Pinning Down Production Costs
Given the move toward cleaner energy, reduced carbon emissions, and more secure long-term energy sources, uranium supply is becoming more important to utilities worldwide. Currently, in our post-Fukushima demand case, uranium demand is still projected to increase by 53% through 2030.
However, secondary supplies continue to be a huge factor impacting uranium prices and the viability of new and existing uranium projects. Given the impact of secondary supplies on the ultimate need for primary production, there is enough prospective production below $50 per pound to meet demand through 2020. Thus, planned or potential projects with production costs at or above $50 per pound will likely be deferred until higher demand necessitates this higher-cost production closer to 2025.
While uranium exploration experienced a revival in the last price run-up, exploration expenditures since the Fukushima accident have started to fall off with many producers finding it more difficult to obtain project financing in a flat market. As a result, the current menu of worldwide projects is not all that exhaustive because most of the recent exploration has been on brownfield sites that were discovered 20, 30, or even 40 years ago. Although uranium resources are extensive, the vast majority of these are neither delineated nor developed. As the nuclear industry transforms itself into a safer and more robust industry, one of the challenges for the supply side of the industry is to expand and bring new production to a market still in recovery mode.
This detailed study complements UxC’s Uranium Market Outlook (UMO) and Uranium Supplier’s Annual (USA) in identifying where expanded and new uranium supply will come from among 117 worldwide projects to meet future nuclear fuel demand through 2030.
UxC’s Uranium Production Cost Study will address a wide range of production cost issues including the following:
- Factors Affecting Production Costs - Extensive review of factors impacting productions costs, such as ore grade, reserve tonnage, deposit depth, spatial density, ore thickness, deposit composition and chemical agents, various technical factors, water flows and drainage, energy costs, labor costs, transportation/hauling costs, etc.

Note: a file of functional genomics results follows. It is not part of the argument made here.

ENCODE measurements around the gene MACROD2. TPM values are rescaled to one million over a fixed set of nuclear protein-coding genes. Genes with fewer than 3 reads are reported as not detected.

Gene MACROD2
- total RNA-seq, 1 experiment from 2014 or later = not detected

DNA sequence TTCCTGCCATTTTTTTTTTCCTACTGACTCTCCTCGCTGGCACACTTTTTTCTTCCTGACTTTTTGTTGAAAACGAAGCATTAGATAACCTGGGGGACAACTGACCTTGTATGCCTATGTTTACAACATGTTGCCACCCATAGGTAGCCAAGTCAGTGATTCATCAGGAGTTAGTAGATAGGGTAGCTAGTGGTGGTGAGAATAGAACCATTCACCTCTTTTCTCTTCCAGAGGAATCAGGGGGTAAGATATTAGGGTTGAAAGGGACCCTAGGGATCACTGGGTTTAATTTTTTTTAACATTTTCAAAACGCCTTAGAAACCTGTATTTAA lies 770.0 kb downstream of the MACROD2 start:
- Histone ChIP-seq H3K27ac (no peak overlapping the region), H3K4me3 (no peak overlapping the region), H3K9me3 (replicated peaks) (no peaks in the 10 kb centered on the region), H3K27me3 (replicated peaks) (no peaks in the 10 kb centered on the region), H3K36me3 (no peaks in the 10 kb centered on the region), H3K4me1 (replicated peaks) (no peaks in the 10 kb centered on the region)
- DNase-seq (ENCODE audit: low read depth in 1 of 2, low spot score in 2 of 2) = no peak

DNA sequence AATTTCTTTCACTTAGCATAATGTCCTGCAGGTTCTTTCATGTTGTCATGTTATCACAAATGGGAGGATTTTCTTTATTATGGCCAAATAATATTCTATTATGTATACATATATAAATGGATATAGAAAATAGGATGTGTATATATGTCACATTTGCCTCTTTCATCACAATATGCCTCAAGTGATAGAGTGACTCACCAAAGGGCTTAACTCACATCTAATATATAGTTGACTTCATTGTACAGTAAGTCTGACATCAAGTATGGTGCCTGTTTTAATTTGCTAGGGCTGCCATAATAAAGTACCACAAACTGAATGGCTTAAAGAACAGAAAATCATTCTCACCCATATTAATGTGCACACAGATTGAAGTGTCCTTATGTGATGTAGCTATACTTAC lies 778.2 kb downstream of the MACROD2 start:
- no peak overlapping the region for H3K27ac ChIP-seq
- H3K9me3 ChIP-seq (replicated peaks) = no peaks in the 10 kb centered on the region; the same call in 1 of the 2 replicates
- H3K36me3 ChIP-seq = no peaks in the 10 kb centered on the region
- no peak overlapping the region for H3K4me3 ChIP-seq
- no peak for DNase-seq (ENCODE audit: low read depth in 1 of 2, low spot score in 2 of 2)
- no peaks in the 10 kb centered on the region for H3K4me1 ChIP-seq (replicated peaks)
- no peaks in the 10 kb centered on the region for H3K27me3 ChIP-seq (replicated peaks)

- Uranium Mining/Milling Costs - Overview of mining/milling costs for conventional and ISR deposits, focusing on operating and capital costs for each mining method. The breakdown of typical operating costs for both acid leach and alkaline leach processing circuits is also presented.
- Financial & Market Considerations - Discussion of the time value of money and how this works in calculating the present value of a project, and the importance of accounting for market conditions in a producer’s decision of whether to invest in or develop a mine.
- World Production Costs - Cost curves for operational, planned, and potential projects are developed to identify those projects most likely to produce in the future, as well as expected cost curves for 2015, 2020, 2025, and 2030 production. New to the UPCS this year is a competitive cost comparison of 2014 production by weighted average full cost for each producing region.
- Matching Production Costs to Prices - Analysis of why prices are considerably lower than in our marginal-cost pricing picture, with a broad discussion of floor prices, term prices, and spot prices.
- UxC’s 2015 Uranium Production Cost Study is available immediately at a rate of US$6,000.00.
- Subscribers of either UxC’s UMO or USA reports receive a discounted rate of US$4,500.00.
- Subscribers of both UxC’s UMO and USA reports receive a further discounted rate of US$3,000.00.
- For more information on the Uranium Production Cost Study, please contact Nick Carter.